One of the things I am always aware of, being overly concerned with my appearance and wardrobe, is my ability – or indeed, inability as the case may be – to vary personal style. It’s certainly a good thing to have what one might refer to as a ‘uniform’; a safe combination of shirt, jacket, tie, trouser and shoe that you can always rely on but the risk with such uniformity is that you tend to avoid experimentation – as well as risking the affliction of peace of mind with sartorial boredom.
Many people are capable of identifying themselves with a particular mode or style: “It’s nice but it’s just not me…”, “I’d love to be able to wear that, but I have my way of doing things.” They appear content in the knowledge that contentment is illusory; after all, we’d all love to be able to do many things. I wouldn’t mind winning Wimbledon or discovering the cure for a widespread disease but I recognise my own limitations and the fact that those things are not going to happen is something I accept.
And the grass, so they say, is generally greener on the other side of the fence. Whilst the public lavish attention and adoration on the celebrity, the celebrity constantly seeks the shade, the private life; unable to comprehend the desire the anonymous have for a life in the bright lights of fame. A man of considerable style might pace the streets with apparent confidence but a glance in the direction of an alternatively attired chap might set the wheels of his mind whirring for the possibility of change.
In style, confidence and self-security are vital components. Without them the supposed man of style is a poseur and pretender; a charlatan who hasn’t conquered the infuriating tendency of fashionistas to tinker and tamper. However, it must also be recognised that the very essence of personal style is self-discovery. Experimentation and dabbling are important aspects of this discovery – the man of one suit might not lack funds, but imagination.
Maturation also plays a role. Roger Federer admitted he was always the shy teenager, forever in sports clothing, until he grew into his hidden passion for clothing, making friends with the movers and shakers of the New York fashion set, revealing his ‘embarrassing’ joy in shopping for clothes. Many men go through this period, some earlier than others, and some enter it without realising quite what they are letting themselves in for.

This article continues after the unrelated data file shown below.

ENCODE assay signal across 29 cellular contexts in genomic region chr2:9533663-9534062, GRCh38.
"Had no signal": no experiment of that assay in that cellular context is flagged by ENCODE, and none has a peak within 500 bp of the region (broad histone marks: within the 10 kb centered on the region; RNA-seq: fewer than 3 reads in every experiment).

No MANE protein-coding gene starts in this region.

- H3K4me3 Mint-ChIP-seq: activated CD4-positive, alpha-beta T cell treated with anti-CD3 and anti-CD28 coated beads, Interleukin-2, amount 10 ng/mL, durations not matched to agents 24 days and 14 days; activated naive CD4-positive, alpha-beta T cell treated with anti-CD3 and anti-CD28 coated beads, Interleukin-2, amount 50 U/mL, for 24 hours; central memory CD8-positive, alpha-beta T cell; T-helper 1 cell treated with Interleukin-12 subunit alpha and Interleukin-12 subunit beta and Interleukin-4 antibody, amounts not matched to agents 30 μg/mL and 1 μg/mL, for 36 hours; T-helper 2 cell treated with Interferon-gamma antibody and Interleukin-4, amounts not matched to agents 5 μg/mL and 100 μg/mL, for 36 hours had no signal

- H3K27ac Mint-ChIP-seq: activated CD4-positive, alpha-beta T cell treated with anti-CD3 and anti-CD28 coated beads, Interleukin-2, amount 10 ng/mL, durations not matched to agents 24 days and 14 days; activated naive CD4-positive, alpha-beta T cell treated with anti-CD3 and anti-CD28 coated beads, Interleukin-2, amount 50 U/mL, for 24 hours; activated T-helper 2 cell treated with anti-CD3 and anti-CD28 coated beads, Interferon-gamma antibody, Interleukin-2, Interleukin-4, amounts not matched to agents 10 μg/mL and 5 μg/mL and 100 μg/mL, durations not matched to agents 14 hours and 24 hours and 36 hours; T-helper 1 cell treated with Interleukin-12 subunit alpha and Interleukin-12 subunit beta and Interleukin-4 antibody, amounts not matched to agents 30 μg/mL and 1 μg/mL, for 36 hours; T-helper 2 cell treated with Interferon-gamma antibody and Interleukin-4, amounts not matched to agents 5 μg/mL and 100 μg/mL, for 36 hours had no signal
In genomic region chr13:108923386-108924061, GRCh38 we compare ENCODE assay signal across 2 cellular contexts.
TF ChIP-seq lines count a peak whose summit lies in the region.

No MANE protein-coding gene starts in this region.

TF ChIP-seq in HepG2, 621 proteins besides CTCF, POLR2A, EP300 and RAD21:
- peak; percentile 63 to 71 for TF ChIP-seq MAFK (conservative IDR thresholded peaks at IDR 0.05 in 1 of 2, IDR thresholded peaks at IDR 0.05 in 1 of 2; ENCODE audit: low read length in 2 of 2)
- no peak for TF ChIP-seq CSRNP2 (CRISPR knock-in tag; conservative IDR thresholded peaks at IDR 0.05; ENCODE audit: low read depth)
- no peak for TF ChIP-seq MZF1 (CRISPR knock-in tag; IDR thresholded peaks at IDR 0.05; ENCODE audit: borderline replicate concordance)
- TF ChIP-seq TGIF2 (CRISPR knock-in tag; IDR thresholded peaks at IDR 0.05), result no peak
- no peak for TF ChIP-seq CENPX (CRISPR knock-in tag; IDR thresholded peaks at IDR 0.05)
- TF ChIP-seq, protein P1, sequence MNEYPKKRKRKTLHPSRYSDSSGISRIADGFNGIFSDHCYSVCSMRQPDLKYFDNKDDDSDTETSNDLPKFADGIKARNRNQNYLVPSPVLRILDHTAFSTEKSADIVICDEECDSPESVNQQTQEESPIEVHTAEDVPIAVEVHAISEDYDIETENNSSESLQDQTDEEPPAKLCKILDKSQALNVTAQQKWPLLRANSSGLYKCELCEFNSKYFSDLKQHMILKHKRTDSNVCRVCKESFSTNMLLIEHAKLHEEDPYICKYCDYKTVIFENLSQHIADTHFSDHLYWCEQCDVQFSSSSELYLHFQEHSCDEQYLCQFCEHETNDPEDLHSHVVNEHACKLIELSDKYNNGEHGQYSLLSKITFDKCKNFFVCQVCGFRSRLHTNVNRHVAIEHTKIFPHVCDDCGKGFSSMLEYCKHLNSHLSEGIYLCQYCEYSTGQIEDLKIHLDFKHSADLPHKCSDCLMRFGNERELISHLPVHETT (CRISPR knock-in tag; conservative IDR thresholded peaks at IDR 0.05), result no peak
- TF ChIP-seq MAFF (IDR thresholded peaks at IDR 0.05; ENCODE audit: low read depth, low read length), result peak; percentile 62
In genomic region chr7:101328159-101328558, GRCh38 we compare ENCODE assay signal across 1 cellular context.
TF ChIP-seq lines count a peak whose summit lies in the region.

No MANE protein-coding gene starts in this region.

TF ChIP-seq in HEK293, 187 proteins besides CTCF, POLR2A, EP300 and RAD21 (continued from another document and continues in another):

I believe in the idea of personal style; I believe it is detectable and identifiable. Or at least it should be. My fear of remaining too ‘uniform’ is a symptom of my interest in fashion. I am confident in the clothes I wear, and the clothes I choose to buy, but I am often afraid that I am only touching a percentage of the ‘style’ that is available to embrace. I fear that the ‘uniform’ has become my identity; someone recently complimented me on my usefulness in emotional situations as I always decorated my jacket pocket with a silk square. I was somewhat nonplussed. The very idea of predictability can either crack sartorial confidence, or it can strengthen and galvanise.
Naturally confident, even arrogant individuals will see this as an acknowledgment of their signature; Lagerfeld for example would have no problem in being identified as the monochrome man. However, this places external recognition and honour at the heart of one’s style and that can never do; if you dress for someone other than yourself, it is strikingly obvious that you are doing so.
I think the fear of wanting something that you do not have and being someone you are not is pointless; no collection, no matter how large, is ever complete or the owner satisfied. Imelda Marcos is an illustration, albeit an extreme one, of the minutiae in differentiation the collector can note. Such a collector never stops wanting what they do not have and acknowledging that weakness is important; ‘travelling’ in all it’s forms is a favourite pastime of the human being and we never seem to tire of it. The evolution of your wardrobe is just as remarkable as the evolution of your personality and at times, one often reflects the other.
The personal desire of variety is natural and, though I have issued rather stiff words on ‘confidence in personal style’ and written on achieving a peace with your own gut-understanding of ‘what style means to you’, the reality is that curiosity, though it has been distributed in different quantities, is in all of us.